Location: Fruit and Tree Nut Research2021 Annual Report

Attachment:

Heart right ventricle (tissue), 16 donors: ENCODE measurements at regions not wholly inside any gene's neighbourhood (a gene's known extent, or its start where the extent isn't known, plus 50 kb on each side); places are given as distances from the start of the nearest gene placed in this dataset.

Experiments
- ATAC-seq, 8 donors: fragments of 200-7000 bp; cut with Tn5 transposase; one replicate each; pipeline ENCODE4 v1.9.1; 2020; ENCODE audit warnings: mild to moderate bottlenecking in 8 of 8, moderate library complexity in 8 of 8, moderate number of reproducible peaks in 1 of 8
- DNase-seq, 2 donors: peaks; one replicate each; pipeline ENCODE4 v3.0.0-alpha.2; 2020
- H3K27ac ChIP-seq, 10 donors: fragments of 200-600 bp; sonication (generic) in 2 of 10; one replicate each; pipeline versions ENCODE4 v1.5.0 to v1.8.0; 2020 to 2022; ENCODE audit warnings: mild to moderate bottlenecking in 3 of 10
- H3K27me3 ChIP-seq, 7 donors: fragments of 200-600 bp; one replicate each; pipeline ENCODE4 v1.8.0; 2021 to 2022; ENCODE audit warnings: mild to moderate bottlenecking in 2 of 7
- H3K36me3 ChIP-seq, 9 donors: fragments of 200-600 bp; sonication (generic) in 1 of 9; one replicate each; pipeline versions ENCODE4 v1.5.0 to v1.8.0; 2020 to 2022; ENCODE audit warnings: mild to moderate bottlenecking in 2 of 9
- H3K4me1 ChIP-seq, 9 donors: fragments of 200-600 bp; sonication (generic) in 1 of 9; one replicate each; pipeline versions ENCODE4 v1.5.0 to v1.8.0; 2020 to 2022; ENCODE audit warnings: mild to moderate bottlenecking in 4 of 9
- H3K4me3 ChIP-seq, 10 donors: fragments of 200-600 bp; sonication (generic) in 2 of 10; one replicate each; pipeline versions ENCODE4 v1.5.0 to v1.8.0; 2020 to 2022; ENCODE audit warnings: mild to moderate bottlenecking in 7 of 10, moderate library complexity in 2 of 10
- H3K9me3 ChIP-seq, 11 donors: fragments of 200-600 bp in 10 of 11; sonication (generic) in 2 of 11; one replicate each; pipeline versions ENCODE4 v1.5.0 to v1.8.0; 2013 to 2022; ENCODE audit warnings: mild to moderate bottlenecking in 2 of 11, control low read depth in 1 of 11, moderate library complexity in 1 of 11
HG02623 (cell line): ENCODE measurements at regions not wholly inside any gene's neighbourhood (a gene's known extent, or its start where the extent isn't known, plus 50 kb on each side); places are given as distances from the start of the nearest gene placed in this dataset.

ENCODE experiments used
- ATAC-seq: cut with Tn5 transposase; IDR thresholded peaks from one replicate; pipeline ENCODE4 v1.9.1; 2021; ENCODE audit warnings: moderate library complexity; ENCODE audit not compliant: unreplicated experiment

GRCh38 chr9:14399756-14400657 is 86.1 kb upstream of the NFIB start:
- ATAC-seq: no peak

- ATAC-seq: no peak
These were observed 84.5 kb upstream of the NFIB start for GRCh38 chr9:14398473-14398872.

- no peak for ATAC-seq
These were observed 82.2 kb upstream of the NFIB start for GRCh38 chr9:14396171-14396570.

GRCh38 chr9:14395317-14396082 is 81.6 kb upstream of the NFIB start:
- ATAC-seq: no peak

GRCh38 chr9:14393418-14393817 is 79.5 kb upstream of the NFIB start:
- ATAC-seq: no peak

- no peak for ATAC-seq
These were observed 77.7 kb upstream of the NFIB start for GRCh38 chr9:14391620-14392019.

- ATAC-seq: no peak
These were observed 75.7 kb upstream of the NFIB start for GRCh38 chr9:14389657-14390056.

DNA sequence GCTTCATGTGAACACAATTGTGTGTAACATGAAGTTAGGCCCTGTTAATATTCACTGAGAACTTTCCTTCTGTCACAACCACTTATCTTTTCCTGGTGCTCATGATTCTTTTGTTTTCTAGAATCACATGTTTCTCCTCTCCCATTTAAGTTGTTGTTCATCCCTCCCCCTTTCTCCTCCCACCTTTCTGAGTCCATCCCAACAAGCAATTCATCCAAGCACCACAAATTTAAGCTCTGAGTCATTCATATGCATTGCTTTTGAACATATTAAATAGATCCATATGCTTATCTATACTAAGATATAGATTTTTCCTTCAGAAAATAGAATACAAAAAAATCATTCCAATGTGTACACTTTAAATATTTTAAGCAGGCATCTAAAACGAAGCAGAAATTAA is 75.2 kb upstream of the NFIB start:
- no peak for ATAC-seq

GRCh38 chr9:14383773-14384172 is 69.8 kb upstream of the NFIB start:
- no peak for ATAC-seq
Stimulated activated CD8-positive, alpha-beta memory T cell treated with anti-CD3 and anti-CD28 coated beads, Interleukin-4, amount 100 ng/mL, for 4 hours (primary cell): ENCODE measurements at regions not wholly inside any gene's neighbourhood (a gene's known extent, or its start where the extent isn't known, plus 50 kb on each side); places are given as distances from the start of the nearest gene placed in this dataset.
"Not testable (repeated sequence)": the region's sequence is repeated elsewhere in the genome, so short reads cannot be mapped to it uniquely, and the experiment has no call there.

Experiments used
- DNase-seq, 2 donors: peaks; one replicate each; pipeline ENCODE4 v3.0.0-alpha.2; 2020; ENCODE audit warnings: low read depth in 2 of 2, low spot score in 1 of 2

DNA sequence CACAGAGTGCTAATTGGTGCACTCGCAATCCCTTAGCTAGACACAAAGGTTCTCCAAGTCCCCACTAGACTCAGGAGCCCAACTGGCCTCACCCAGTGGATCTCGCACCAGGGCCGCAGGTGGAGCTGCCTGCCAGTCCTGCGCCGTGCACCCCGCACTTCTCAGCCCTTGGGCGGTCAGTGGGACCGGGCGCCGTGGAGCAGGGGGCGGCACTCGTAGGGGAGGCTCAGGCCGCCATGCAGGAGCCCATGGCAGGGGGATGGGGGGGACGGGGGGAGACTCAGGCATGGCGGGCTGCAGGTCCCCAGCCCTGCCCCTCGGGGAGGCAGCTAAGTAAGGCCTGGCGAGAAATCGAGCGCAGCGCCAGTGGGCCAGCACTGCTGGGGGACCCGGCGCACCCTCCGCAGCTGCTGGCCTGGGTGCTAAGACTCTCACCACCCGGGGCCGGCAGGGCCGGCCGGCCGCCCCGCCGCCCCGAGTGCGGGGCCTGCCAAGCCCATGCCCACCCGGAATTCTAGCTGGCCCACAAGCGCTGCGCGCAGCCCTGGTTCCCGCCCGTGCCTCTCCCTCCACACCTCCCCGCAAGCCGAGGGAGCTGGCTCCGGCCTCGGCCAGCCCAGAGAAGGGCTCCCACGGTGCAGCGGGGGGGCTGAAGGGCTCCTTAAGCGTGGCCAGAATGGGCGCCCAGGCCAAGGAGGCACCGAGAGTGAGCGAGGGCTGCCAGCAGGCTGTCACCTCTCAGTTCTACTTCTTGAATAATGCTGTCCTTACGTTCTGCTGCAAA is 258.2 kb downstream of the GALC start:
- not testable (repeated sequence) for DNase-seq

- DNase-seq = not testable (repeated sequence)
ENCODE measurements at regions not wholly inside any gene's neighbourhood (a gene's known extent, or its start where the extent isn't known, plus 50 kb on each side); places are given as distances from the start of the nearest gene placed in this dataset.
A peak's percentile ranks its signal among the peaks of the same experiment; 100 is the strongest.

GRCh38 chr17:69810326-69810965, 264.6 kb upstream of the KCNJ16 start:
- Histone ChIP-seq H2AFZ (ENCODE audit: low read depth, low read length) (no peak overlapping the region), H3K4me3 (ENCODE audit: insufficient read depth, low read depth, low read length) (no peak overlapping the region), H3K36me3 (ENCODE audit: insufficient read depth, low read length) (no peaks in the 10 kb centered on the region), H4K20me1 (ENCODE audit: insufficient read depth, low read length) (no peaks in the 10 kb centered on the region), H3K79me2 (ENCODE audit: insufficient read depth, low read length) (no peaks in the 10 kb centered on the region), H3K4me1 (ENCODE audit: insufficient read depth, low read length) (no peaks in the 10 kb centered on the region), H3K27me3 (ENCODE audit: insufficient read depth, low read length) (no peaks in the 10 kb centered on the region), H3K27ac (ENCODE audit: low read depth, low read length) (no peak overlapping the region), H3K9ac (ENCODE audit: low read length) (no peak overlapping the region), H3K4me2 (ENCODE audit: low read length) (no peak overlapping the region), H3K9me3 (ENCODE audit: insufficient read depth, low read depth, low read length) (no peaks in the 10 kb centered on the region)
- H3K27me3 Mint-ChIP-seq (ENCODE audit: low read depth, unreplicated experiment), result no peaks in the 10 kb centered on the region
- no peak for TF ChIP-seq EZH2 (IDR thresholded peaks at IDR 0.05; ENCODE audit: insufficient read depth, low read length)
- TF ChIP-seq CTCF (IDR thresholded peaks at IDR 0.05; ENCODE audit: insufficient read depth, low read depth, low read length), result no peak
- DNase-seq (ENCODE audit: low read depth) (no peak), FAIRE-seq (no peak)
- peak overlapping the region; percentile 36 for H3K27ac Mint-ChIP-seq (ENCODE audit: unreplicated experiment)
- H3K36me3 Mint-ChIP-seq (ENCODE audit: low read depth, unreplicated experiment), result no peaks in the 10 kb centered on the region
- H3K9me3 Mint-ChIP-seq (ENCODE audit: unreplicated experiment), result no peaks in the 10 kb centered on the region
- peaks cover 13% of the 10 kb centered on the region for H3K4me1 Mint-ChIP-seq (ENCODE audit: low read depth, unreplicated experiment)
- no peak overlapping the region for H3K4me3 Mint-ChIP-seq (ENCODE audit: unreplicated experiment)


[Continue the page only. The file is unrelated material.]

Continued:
Objective 1. Improve pecan nut productivity by analyzing key horticultural issues that disrupt annual consistency, yield, and quality, and developing new or improved mitigation strategies. Objective 1.A. Determine if canopy exposure to nano-particles, in particular zinc and nickel nano-particles can improve health and longevity of pecan tree canopies. Objective 1.B. Characterize horticultural traits of native pecan germplasm and identify genes of interest as a resource for development of new and improved cultivars. Objective 1.C. Characterization of improved pecan rootstocks for uniformity of yield and enhanced productivity. Objective 2. Reduce impacts of the most important pecan diseases on production, quality and uniformity of nutmeats. Objective 2.A. Characterize and identify novel ways to improve management of pecan scab in tree canopies based on inoculum sources, fungicide spray coverage, disease distribution and methods for disease management. Objective 2.B. Determine dynamics of population genetic diversity of Venturia effusa in pecan orchards. Objective 3: Develop new and improved pecan processing technologies, such as pasteurization and cracking/shelling, for improved storage, food safety, nutrition, and marketability (NP305, C1 PS1B; NP 306, C1, PS1C) Objective 3 will be coordinated with research on improved crop management to reduce the impact of abiotic and biotic factors causing unstable or reduced yield, and reduced quality nuts, for an integrated, systems approach to pecan production and post-harvest that benefits the profitability of the US pecan industry. Anticipated products include new pecan pasteurization processes that meet market standards while maintaining nutmeat quality and nutrition.